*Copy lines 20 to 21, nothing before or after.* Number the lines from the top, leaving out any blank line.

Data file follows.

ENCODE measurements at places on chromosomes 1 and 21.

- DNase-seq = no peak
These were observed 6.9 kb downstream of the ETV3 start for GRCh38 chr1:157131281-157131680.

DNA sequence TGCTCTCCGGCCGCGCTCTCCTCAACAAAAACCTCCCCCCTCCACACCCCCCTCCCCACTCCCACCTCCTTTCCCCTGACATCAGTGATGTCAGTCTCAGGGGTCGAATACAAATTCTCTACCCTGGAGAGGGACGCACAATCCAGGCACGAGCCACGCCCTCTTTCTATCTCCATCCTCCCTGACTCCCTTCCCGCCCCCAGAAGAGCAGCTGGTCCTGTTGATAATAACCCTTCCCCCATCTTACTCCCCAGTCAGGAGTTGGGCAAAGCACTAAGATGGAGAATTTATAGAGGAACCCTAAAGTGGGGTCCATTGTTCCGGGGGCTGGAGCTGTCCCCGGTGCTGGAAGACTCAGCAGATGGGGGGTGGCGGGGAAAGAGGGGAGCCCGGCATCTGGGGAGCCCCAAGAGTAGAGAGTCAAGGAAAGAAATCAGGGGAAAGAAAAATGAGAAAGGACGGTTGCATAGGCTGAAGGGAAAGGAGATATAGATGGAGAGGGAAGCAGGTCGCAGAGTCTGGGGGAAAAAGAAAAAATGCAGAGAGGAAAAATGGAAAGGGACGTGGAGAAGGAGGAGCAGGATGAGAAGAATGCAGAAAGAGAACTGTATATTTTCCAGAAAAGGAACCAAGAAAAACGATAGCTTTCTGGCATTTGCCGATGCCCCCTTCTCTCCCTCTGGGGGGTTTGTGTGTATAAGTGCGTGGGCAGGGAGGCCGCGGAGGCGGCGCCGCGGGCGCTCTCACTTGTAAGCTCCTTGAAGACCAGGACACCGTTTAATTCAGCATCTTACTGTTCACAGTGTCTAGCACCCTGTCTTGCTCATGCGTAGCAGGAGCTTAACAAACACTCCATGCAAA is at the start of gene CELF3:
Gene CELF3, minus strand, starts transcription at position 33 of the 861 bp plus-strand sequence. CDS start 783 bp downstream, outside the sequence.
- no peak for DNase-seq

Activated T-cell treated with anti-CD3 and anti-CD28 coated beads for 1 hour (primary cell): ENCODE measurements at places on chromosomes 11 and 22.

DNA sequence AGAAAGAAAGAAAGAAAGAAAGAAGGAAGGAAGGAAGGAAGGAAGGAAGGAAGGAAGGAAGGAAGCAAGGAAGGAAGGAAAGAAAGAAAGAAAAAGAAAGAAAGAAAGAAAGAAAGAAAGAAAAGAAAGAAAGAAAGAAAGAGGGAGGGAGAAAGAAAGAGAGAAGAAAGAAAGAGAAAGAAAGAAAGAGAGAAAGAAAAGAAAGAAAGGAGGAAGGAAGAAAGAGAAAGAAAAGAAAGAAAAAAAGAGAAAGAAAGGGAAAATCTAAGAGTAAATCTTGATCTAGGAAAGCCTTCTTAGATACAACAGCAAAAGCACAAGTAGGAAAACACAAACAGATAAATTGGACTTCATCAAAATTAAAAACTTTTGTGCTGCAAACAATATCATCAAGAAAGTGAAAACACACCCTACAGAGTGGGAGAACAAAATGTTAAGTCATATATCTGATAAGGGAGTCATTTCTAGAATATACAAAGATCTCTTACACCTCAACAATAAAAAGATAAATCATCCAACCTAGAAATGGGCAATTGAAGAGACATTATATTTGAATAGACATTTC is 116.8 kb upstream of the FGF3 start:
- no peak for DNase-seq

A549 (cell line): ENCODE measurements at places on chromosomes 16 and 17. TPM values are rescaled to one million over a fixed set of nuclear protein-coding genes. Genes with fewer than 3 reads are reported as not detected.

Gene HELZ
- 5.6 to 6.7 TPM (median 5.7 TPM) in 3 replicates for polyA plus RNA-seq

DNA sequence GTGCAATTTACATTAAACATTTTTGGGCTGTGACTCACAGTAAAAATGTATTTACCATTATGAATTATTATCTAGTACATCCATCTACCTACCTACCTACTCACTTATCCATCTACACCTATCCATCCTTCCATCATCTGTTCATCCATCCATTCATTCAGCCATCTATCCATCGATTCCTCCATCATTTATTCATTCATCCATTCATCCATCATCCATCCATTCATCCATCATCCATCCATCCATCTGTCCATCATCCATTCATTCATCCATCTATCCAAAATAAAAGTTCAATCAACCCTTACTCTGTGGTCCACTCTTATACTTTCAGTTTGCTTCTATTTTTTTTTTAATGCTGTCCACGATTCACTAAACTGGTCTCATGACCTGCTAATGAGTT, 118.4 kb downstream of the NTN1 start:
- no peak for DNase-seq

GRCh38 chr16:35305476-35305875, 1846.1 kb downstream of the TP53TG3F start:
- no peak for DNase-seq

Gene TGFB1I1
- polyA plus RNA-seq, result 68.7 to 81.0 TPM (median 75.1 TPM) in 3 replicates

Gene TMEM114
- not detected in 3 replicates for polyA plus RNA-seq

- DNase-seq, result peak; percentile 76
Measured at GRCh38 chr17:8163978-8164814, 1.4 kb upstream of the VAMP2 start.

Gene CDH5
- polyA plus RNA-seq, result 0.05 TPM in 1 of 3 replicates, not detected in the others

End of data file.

- not detected in 3 replicates for polyA plus RNA-seq

- DNase-seq, result peak; percentile 76